UQ6A1662Liz McGarry ’14, hails from North Haven, CT and graduated this spring with a bachelor’s in Marketing. In the Fall Liz will be attending Richmond, The American International University in London to pursue a master of arts in Advertising and Public Relations.


A Serviceable Spring Break

Over their recent Spring break, a group of Albertus Students and Alumni took part in “Service Learning: Across Borders” in Canada. Leyna Arden ’14 recalls her experience of the trip below.

A few semesters ago I had the privilege of taking one of Albertus Magnus’ service learning classes, “Literature of the Immigrant.” Because my experience during this class was incredible, I became interested in partaking in another Albertus service learning class, “Service Learning: Across Borders.” I knew from the start of the Across Borders class that I would be granted an irreplaceable experience; however, I would never have thought it would have had as strong an impact on me as it did.

P1000252The Across Borders students began their journey began with a twelve hour train ride to Montreal, Canada in order to spend their spring break volunteering with five non-profit organizations. Before the trip, we spent our classes learning about hardships and problematic situations that United States citizens face on a daily basis, and were encouraged to come up with solutions to these problems. Learning about these hardships and problems in depth and attempting to come up with solutions, gave each of us an understanding of what kinds of problems people face in other countries as well.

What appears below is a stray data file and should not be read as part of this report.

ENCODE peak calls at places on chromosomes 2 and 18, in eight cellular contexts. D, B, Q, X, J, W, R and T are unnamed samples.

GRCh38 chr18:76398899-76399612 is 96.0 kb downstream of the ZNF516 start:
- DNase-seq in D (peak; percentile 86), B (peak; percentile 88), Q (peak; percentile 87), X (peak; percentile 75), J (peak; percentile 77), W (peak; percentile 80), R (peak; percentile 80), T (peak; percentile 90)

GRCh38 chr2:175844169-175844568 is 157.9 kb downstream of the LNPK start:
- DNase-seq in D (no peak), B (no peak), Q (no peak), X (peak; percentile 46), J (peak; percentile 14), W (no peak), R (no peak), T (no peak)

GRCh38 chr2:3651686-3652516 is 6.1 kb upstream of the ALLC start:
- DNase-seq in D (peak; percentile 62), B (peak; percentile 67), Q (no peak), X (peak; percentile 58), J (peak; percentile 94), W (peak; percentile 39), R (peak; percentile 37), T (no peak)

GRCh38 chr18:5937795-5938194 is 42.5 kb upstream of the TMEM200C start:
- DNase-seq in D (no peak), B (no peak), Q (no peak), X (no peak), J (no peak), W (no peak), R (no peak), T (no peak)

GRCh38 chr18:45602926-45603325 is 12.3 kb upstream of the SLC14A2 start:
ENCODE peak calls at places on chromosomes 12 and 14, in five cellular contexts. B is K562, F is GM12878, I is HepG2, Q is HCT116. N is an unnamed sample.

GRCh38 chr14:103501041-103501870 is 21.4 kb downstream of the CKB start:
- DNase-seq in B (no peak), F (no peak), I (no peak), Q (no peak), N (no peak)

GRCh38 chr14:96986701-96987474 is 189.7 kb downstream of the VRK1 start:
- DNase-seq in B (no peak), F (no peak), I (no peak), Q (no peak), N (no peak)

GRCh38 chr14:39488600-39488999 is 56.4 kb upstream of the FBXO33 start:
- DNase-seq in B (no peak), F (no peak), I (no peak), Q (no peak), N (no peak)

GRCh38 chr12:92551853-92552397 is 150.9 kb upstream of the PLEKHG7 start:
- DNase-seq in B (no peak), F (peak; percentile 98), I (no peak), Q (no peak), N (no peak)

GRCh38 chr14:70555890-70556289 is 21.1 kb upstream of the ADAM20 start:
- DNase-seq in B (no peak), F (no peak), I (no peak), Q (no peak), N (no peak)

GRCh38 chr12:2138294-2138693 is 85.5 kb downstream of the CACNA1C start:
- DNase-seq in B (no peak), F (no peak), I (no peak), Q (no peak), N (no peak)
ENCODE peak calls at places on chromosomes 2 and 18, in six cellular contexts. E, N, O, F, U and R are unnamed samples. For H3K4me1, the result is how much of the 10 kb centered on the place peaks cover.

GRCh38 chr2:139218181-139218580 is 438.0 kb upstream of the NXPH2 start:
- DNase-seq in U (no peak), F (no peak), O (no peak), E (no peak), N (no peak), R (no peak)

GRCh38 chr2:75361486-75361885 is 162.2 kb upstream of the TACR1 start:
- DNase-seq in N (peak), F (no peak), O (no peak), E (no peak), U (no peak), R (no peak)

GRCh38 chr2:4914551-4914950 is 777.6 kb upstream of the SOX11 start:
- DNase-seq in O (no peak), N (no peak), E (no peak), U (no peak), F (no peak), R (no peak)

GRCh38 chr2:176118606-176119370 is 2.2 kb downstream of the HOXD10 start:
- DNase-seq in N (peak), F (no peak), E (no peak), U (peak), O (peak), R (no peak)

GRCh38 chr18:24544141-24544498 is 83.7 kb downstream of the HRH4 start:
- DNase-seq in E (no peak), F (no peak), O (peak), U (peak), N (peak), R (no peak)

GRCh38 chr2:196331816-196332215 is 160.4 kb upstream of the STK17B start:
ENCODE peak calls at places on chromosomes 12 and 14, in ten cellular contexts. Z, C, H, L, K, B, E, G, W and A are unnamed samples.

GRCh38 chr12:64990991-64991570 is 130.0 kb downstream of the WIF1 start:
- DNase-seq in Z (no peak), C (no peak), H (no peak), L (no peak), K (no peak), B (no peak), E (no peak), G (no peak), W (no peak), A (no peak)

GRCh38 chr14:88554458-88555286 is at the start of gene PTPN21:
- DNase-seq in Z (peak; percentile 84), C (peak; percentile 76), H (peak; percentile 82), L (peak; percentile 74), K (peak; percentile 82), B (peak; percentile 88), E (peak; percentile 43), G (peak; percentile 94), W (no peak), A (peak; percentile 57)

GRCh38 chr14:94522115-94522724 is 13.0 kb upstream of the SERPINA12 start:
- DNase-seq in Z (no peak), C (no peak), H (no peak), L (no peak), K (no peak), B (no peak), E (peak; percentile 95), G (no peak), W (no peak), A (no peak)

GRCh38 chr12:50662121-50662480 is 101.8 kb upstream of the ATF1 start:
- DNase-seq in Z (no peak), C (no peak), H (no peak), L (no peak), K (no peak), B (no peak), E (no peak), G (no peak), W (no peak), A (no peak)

Volunteering with the five Canadian organizations brought us face-to-face with those same hardships and problematic situations that we learned about in depth facing people in the United States. I may be able to read and learn about other countries and people in school, but nothing will ever compare to actually going and experiencing what I have learned.

P1000320The Service Learning: Across Borders class, as well as the other service learning classes offered at Albertus are not just classes; they are hands-on knowledge and most importantly, they are experiences that sitting in a classroom sometimes does not give a student. The mission of Albertus has always been “to provide men and women with an education that promotes the search for truth”, and the school’s service learning classes do exactly that. Not only do these classes encourage students to take action in their communities, but they also encourage each student to be an active person in shaping the world.

The service learning classes enabled me to find out who I truly am, and to share my gifts and knowledge with the world. I do not think I will ever fully be able to express my gratitude for the opportunities I have been given, but I will be making it one of my life’s goals to at least try.Group Image




Leyna Arden, graduated Albertus Magnus College summa cum laude May 2014, with a bachelor of arts in photography.